LONGMONT — Carbon Valley Charter Academy has a contract from the St. Vrain Valley School District and a letter of intent from a landlord in Frederick to lease a building.
The charter school has not hired a principal or staff yet, has to make renovations to its building once the lease is signed and is in the process of finalizing which textbooks it is going to use in its classrooms. But even with such a tight schedule, the school’s board is confident it will open in August.
Chad Auer, president of the Carbon Valley board, told the St. Vrain Valley Board of Education on Wednesday evening that the contractors, architect and building’s owner all know “our deadline.”
The school — which plans to renovate a two-story building at 4040 Coriolis Way in Frederick, just off Weld County Road 18 and the Interstate 25 frontage road — has to have a signed lease by March 31.
Flagstaff Academy, another charter school expected to open in August, has a letter of intent to lease 1841 Lefthand Circle in Longmont.
Flagstaff initially wanted to locate in Erie, but when the developer of Erie Village backed out of an agreement to locate the school there, the school’s board scrambled to find a new location.
Flagstaff hopes to bring a signed lease to the school board at a specially called meeting March 30.
Now that Carbon Valley’s contract is approved, the school has to move forward with a number of challenges, Auer said.
“Our building committee has been there like Minutemen, talking with builders and contractors,” he said with a laugh. “It’s been like a barn raising where everyone brings their gifts and talents to bear.”
He added that Carbon Valley’s board and parents are very excited.
“This March 31 deadline has been good,” Auer said. “It has energized our community, which has taken it as a challenge. We will open this school.”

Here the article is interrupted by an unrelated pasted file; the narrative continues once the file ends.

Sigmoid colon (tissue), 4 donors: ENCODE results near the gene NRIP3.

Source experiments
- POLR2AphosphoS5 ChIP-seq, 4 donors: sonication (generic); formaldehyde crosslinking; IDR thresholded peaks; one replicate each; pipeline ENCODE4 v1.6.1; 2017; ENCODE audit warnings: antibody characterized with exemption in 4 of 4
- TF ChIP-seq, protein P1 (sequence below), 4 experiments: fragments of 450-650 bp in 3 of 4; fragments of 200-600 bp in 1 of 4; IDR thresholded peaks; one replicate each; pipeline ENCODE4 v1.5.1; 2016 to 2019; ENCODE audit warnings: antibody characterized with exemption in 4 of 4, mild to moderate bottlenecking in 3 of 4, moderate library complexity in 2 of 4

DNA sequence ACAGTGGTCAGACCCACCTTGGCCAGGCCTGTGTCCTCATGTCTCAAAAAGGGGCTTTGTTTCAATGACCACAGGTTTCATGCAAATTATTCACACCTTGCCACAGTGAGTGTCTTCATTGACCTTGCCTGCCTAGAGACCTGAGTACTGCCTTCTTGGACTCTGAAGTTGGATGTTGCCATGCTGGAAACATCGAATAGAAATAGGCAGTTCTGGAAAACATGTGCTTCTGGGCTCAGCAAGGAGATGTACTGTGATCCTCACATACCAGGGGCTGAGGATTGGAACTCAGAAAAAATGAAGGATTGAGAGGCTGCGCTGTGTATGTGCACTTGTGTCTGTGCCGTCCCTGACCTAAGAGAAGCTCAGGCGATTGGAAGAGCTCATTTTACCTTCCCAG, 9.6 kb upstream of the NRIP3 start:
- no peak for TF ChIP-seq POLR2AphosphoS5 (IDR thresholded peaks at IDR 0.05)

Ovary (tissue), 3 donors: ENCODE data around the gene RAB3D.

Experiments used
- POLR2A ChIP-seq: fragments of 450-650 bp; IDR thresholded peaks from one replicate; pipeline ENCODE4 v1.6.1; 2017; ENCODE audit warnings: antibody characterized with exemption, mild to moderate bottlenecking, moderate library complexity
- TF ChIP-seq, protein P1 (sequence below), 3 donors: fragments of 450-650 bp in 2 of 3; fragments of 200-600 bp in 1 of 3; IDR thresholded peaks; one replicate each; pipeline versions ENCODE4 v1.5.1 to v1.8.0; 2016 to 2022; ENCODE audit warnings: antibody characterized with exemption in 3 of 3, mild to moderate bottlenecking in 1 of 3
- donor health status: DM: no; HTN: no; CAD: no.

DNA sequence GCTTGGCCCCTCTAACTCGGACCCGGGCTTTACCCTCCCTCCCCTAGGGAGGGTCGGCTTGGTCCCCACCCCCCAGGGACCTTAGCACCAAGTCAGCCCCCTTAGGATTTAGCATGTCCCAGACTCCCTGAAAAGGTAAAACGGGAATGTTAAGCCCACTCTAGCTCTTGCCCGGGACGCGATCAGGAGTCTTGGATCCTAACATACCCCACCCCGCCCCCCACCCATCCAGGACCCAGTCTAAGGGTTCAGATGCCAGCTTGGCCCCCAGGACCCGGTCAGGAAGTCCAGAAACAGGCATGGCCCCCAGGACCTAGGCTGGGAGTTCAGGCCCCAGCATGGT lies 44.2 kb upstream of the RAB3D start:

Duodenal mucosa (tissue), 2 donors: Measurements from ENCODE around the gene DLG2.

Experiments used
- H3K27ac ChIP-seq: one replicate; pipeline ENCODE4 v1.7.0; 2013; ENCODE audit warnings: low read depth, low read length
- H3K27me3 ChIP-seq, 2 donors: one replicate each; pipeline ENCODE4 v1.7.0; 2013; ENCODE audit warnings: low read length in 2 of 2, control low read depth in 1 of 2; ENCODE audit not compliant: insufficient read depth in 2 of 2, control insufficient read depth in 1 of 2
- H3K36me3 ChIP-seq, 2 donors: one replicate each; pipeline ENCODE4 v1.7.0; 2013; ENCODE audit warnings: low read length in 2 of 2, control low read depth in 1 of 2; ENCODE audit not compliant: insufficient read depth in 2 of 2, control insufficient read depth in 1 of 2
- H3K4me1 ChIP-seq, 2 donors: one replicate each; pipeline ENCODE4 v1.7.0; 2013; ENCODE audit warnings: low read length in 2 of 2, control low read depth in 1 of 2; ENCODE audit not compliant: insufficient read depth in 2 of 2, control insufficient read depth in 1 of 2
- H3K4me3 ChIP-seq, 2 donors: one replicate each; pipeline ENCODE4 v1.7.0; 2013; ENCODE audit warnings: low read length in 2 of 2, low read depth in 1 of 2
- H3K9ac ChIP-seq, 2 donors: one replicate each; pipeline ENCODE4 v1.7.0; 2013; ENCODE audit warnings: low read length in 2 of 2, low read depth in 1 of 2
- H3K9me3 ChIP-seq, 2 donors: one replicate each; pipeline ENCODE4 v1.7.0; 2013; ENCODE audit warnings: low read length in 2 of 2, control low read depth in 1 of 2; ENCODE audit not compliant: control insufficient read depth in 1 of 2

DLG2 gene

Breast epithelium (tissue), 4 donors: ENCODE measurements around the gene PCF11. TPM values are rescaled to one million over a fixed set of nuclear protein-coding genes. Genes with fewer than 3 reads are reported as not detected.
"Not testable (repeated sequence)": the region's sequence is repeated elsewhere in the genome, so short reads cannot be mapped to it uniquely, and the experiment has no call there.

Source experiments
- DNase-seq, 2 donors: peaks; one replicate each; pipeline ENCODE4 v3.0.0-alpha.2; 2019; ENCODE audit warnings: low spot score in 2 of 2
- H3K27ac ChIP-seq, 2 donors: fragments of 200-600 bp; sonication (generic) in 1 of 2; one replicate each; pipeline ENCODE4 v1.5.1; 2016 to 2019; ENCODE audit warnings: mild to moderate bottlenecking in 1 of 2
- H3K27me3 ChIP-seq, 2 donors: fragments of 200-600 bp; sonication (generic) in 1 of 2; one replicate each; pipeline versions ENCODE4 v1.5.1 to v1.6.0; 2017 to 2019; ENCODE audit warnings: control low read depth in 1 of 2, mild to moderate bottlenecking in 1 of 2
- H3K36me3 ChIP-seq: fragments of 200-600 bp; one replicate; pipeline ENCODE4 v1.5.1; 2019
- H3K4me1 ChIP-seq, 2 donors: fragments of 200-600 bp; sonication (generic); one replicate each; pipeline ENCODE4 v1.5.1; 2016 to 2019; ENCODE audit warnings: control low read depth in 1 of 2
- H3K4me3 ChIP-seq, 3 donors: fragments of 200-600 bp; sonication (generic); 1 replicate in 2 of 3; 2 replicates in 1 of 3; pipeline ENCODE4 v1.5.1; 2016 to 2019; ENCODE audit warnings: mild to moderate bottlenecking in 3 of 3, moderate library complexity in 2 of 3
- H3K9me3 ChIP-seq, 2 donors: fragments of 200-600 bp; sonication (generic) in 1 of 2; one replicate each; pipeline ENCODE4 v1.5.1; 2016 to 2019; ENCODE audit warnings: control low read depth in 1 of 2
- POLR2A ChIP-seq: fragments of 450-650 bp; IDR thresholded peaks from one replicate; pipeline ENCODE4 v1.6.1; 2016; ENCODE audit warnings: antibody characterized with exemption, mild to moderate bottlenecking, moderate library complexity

Carbon Valley has 235 students signed up to attend the school in the fall, and it continues to give informational presentations around the community to garner even more interest.
Auer said he believes most of the students who plan to attend Carbon Valley come from the Tri-Town area. Most attend area public elementary schools, but the school also has signed on some private school and home-schooled children.
The K-6 school will offer a Core Knowledge-based curriculum and will employ 15 to 17 people, Auer said.
The school had planned to offer the K12 curriculum, which is often used in home schooling, but at the last minute had to switch to Core Knowledge.
The K12 organization decided it would no longer “develop the classroom version (of its curriculum) and would not be providing an onsite trainer,” said Megan Auer, a member of the Carbon Valley board.
Carbon Valley’s board had been counting on the free onsite training that was to accompany the curriculum.
K12 also “raised the price per pupil of us buying it and figuring it out ourselves,” Megan Auer said.
Paula Aven Gladych can be reached at
303-684-5211, or by e-mail at firstname.lastname@example.org.